Over 95% of all human rabies cases are caused by contact with rabid dogs. Dogscan’t vaccinate themselves, but people can make a big difference to both thelives of dogs and people around them, by taking responsibility to stop themfrom being exposed to the disease. Protected dogs, protect communities, so Ithey are vaccinated, you can relax in the knowledge that the vaccination iscompletely effective, and most importantly, vaccinations save lives.
**Perception: The most cost-effective way to reduce rabies is to treatpeople directly
Reality: The financial differences are staggering. When you look at theglobal average, it costs around $3USD to vaccinate a dog against rabies, andthis could be a dog that could transmit the disease to numerous people. But onthe other hand, treating a person that’s been bitten by a rabid dog will cost$108USD on average – that’s 26 times as much, and the cost is even higher inAsia – 30 times the price. Also, if just 10% of what is spent on post exposuretreatment was spent on mass vaccination schemes, then rabies could beeliminated altogether. Caring for your dog and keeping them safe from rabiesis a small price to pay, it will benefit both dogs and people.
Perception: Governments are doing everything they can to eliminate rabies
Reality: Rabies needs to be a priority for governments in countiesaffected. There’s a clear opportunity to make sure that rabies programmes arebeing taught in schools in these countries. Rabies is a particular issue forchildren, with up to 60% of the victims being under the age of 15. Thereare simple messages that children can learn that could save their lives –washing the wound immediately and telling someone they need to see a doctorright away.
Rural communities could especially benefit from implementing vaccinationprogrammes for dogs, and if we stand a chance of meeting the UN’s SustainableDevelopment Goal 3 then governments must adopt a combined vaccination andeducation policy.
Perception: If you’re bitten by a dog with rabies, the best thing to dois to wash it and see if it will clear up in a few days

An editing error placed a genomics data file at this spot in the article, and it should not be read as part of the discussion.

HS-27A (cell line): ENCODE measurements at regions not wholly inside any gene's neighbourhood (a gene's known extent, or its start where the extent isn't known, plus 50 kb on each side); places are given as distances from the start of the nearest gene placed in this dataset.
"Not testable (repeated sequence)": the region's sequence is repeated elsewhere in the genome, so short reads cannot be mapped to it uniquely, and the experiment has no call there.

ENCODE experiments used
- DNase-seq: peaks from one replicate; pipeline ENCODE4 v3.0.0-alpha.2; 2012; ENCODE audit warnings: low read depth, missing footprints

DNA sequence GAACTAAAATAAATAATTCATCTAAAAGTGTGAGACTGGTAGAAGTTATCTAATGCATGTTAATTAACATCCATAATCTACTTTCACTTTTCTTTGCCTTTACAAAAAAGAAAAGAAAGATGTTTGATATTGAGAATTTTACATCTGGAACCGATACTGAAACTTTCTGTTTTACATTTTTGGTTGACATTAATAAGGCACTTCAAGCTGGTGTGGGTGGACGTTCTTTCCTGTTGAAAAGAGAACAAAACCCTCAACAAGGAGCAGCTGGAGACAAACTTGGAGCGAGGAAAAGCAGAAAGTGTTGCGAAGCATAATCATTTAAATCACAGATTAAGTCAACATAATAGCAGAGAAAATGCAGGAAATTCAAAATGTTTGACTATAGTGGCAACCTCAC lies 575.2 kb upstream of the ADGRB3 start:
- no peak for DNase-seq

Reality: Although washing the wounded area with soap immediately andfrequently could make a big difference, this alone won’t stop rabies becominga serious issue. Once the disease has manifested itself past a certain pointand symptoms become apparent, it is 100% fatal.
According to new research done by World Animal Protection, most respondentsunderstood that they should seek immediate medical help, although some thoughtthat cleaning the wound with alcohol, bandaging the wound and catching the dogwould suffice. The simple fact is, that there are absolutely no medicalsubstitutes when it comes to rabies. If bitten, medical attention must besought immediately.
Perception: It’s easy to identify rabies in dogs – they’ll be foaming at themouth and roaming, not a pet
Reality: Rabies can affect any dog, even pets. When they contract thedisease, they pose a risk immediately, although on the surface, this might notbe obvious. Using force or violence to defend yourself against roaming dogswill only aggravate them and make the situation worse, so be calm and kind.
The only way to ensure that the dogs around you are risk-free, is to supportvaccination schemes. In addition to this, getting either your pets or dogsaround you sterilised and registered or microchipped will also help. Caringfor the dogs around you in this way can help prevent the spread of disease,stop unwanted puppies which could lead to more roaming dogs, and make themidentifiable as safe.
Image Credit: Vets Beyond Borders